How Porsche turned its WEC LMP1 winner into an F1 beater
|By Matt Somerfield||Thursday, April 12th 2018, 16:45 GMT|
This week, Porsche managed to shatter the unofficial Formula 1 lap record around Spa-Francorchamps with an upgraded version of its 919 Hybrid.
It's rare that we get to see what racing cars are capable of once their programmes come to an end, but Porsche has done something incredibly special by creating the 919 Evo tribute, a machine that totally ignores the technical regulations that held back the potential of its World Endurance Championship-winning counterpart.
The lap record it beat around the Belgian Grand Prix venue was relatively fresh too, having been recorded last year by Lewis Hamilton in his Mercedes W08 - a car that also had a serious increase in downforce thanks to the new Formula 1 regulations introduced in 2017.
Neel Jani's target time to beat was a 1m42.553s - a feat that seems even more implausible if we consider the standard car managed a 1m54.097s in WEC qualifying in 2017. But Jani smashed that time, recording a 1m41.770s that was 0.783 seconds quicker than Hamilton's pole lap and more than 12 seconds faster than the WEC pole lap.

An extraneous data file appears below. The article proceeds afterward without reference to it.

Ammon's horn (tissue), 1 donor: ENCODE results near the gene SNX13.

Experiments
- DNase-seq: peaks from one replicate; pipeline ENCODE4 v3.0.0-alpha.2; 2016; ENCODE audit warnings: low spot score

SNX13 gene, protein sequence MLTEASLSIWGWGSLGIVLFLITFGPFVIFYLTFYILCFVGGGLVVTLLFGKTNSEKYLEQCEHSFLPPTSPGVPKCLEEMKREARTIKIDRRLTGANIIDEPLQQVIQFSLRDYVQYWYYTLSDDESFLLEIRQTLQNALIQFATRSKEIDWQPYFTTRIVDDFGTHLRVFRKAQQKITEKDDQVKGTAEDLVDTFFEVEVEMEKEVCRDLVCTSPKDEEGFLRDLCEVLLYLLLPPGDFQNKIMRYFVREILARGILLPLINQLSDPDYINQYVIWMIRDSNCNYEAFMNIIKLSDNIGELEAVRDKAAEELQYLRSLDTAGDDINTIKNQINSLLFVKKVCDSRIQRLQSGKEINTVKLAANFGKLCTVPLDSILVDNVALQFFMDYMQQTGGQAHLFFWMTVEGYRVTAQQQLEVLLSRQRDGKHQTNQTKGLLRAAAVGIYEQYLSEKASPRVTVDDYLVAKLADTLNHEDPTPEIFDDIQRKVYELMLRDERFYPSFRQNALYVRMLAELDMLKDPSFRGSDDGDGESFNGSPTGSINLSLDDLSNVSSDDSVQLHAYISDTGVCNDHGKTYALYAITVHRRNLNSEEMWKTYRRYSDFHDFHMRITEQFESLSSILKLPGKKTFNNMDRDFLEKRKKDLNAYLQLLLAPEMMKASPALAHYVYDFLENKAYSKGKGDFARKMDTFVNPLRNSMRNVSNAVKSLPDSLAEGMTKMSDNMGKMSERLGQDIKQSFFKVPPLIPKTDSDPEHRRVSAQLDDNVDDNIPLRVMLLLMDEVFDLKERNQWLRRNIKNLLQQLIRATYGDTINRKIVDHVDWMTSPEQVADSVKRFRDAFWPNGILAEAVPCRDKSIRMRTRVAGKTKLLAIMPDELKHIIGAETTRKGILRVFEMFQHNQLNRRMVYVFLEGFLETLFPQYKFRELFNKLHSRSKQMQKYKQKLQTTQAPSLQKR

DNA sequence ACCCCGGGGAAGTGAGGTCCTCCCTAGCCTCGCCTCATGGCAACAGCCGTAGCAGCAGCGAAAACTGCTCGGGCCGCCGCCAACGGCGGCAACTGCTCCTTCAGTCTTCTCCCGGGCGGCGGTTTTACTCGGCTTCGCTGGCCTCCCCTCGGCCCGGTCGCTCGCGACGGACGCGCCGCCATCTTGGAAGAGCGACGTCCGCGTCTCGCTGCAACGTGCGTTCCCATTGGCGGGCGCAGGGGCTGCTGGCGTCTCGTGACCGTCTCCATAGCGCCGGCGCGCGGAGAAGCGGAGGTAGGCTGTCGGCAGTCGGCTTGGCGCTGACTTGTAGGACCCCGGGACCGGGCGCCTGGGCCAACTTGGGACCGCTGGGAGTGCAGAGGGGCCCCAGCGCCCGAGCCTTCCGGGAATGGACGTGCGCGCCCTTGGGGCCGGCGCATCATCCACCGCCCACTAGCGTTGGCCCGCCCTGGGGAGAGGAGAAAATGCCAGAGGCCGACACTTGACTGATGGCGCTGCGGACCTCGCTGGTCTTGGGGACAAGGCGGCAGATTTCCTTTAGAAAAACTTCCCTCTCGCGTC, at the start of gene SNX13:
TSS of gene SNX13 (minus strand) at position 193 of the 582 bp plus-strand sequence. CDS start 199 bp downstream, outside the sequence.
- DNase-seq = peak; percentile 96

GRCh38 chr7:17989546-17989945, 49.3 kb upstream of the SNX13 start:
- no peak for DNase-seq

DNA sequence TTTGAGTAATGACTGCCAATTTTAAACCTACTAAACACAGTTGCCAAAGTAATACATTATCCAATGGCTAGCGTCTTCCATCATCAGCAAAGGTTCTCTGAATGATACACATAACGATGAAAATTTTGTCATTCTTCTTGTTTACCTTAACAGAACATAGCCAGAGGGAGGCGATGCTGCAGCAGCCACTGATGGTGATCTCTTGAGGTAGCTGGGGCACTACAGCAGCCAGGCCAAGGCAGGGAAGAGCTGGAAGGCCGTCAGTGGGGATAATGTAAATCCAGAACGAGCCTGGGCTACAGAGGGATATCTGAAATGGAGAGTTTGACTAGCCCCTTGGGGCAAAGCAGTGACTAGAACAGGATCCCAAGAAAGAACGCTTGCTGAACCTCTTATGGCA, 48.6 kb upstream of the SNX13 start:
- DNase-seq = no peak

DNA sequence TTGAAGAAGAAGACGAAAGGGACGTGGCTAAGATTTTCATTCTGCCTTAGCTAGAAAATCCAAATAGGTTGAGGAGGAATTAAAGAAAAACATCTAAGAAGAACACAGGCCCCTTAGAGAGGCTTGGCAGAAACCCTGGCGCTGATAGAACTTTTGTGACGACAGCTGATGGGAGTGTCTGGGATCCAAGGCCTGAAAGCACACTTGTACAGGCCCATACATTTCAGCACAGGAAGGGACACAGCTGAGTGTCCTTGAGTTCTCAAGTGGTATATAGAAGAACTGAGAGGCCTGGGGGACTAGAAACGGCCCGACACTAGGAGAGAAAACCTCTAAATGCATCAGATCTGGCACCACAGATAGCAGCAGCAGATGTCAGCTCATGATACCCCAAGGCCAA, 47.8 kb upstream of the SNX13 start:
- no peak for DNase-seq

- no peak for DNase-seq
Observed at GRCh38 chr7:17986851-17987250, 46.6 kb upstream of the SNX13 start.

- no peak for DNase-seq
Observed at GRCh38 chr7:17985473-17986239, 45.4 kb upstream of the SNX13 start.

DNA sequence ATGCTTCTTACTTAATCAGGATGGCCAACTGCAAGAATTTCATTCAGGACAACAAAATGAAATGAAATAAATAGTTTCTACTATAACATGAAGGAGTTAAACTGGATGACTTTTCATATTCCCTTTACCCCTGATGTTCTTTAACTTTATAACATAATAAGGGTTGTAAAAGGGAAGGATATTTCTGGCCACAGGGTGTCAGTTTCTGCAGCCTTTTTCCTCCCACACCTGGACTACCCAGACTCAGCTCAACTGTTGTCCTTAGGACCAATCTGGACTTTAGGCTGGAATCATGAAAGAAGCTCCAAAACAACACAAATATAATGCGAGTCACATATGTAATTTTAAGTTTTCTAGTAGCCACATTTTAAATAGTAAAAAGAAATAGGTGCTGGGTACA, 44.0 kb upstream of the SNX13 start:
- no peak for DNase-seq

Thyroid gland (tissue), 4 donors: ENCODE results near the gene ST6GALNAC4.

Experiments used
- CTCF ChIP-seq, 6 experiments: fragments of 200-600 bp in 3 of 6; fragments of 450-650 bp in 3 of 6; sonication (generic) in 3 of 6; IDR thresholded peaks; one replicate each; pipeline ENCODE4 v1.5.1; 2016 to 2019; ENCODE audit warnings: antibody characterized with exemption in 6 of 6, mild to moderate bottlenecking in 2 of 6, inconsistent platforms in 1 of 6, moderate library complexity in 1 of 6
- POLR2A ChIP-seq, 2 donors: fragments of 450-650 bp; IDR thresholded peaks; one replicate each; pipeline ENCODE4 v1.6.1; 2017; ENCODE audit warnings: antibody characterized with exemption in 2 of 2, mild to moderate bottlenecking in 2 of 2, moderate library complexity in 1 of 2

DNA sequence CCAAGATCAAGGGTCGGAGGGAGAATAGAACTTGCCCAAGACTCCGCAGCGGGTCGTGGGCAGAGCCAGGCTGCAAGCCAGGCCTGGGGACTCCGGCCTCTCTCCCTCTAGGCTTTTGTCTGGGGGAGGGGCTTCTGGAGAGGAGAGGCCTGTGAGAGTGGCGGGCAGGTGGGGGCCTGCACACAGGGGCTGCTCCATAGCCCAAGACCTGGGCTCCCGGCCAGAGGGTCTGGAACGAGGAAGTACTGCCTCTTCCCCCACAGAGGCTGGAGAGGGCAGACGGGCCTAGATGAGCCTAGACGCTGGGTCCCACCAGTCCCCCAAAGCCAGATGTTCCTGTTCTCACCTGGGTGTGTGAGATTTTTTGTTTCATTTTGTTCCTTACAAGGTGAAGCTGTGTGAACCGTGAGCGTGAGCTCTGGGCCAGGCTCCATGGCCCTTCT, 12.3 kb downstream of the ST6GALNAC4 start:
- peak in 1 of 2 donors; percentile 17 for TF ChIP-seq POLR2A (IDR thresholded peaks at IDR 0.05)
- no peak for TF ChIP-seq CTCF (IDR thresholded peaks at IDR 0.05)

But how did the car achieve that time?
Firstly, it's worth noting that as part of the project it was decided that the 919's powertrain would remain untouched, as the Evo continued to be powered by Porsche's turbocharged two-litre V4 engine with two energy recovery systems.
But without the limitations imposed by WEC's LMP1 regulations, the development team was free to ignore fuel flow constraints and upped the flow rate to allow the Evo's engine to deliver 720bhp in its own right (up from 500bhp) while still using regular race fuel.
As part of the efficiency matrix that shackled the 919 Hybrid on its 2017 pole lap, the driver only had 6.37 megajoules of energy at his disposal. But for this run, Porsche exploited the energy recovery system's full potential, gaining another 40hp as it utilised 8.49MJ of energy.
Combined, that meant the powertrain's output increased from an already-healthy 900bhp to 1160bhp - an astonishing achievement given it was done with the same equipment and fuel, albeit with a number of software updates.
Increasing the car's output by a third would be useless without being able to control it, so it's no surprise that under the car's frame numerous changes had to be made too. The Evo utlises a four-wheel brake-by-wire system, giving the driver more control in yaw. New front and rear suspension wishbones had to be crafted in order to endure the higher loads that the car would be put under.